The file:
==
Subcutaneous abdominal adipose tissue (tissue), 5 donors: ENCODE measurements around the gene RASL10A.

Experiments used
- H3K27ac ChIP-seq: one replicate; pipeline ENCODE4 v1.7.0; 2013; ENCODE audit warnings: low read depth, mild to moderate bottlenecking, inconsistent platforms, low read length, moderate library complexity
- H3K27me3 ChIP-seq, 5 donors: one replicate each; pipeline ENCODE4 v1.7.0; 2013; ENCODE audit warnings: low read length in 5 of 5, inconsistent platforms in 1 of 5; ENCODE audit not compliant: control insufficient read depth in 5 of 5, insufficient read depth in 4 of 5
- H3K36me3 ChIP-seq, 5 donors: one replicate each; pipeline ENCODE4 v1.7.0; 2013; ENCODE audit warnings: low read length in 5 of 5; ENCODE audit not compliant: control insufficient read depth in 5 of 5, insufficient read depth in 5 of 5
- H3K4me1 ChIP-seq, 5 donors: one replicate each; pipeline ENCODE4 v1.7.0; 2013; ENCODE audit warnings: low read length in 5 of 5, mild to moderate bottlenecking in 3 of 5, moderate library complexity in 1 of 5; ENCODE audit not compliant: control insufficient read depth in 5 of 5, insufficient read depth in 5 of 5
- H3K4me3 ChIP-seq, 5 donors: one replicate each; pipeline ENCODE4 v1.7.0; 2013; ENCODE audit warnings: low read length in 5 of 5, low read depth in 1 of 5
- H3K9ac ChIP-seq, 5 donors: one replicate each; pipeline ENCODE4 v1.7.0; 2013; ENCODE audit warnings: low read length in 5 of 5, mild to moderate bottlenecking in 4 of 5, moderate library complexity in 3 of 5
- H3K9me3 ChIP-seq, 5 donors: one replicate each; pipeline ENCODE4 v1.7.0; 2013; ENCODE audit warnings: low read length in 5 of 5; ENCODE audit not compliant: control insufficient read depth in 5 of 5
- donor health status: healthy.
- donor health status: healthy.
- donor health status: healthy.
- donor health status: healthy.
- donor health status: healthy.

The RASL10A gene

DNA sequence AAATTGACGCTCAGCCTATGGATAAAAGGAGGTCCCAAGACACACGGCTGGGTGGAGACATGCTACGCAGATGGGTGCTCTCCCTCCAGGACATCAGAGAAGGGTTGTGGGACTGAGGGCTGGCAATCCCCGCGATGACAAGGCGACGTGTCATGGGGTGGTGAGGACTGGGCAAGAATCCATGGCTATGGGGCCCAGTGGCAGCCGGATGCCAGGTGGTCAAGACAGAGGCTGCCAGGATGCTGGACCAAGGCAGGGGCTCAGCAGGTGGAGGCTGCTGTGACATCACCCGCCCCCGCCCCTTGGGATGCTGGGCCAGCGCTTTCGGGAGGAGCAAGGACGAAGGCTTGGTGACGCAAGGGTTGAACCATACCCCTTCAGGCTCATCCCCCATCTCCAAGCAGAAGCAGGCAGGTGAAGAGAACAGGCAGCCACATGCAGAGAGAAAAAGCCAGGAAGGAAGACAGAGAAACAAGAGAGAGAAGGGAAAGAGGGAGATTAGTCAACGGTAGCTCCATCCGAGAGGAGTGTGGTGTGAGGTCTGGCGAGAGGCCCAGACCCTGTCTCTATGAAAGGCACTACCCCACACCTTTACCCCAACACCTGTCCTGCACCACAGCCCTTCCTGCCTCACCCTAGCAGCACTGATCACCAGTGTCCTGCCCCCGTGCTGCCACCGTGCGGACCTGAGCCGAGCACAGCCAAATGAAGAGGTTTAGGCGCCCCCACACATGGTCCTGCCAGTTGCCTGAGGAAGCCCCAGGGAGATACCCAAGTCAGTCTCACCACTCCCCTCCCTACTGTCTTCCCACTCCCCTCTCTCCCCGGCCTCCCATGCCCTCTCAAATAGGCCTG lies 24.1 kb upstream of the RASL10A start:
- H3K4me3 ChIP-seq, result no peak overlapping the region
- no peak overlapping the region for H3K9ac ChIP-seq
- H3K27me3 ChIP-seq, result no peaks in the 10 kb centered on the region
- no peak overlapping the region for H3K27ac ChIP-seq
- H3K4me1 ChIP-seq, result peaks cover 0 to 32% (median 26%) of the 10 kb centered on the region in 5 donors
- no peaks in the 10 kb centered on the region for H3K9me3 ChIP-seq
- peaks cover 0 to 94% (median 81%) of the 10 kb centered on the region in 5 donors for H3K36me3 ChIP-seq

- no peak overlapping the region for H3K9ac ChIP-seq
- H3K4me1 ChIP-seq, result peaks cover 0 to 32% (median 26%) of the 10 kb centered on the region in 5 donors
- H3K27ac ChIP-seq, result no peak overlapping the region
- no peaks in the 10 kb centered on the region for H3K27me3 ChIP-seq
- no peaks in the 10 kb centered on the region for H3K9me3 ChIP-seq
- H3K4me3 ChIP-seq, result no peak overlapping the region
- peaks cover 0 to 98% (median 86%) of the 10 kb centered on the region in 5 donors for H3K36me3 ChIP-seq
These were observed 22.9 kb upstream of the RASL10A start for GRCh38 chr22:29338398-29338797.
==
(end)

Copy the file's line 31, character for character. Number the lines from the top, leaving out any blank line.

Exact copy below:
These were observed 22.9 kb upstream of the RASL10A start for GRCh38 chr22:29338398-29338797.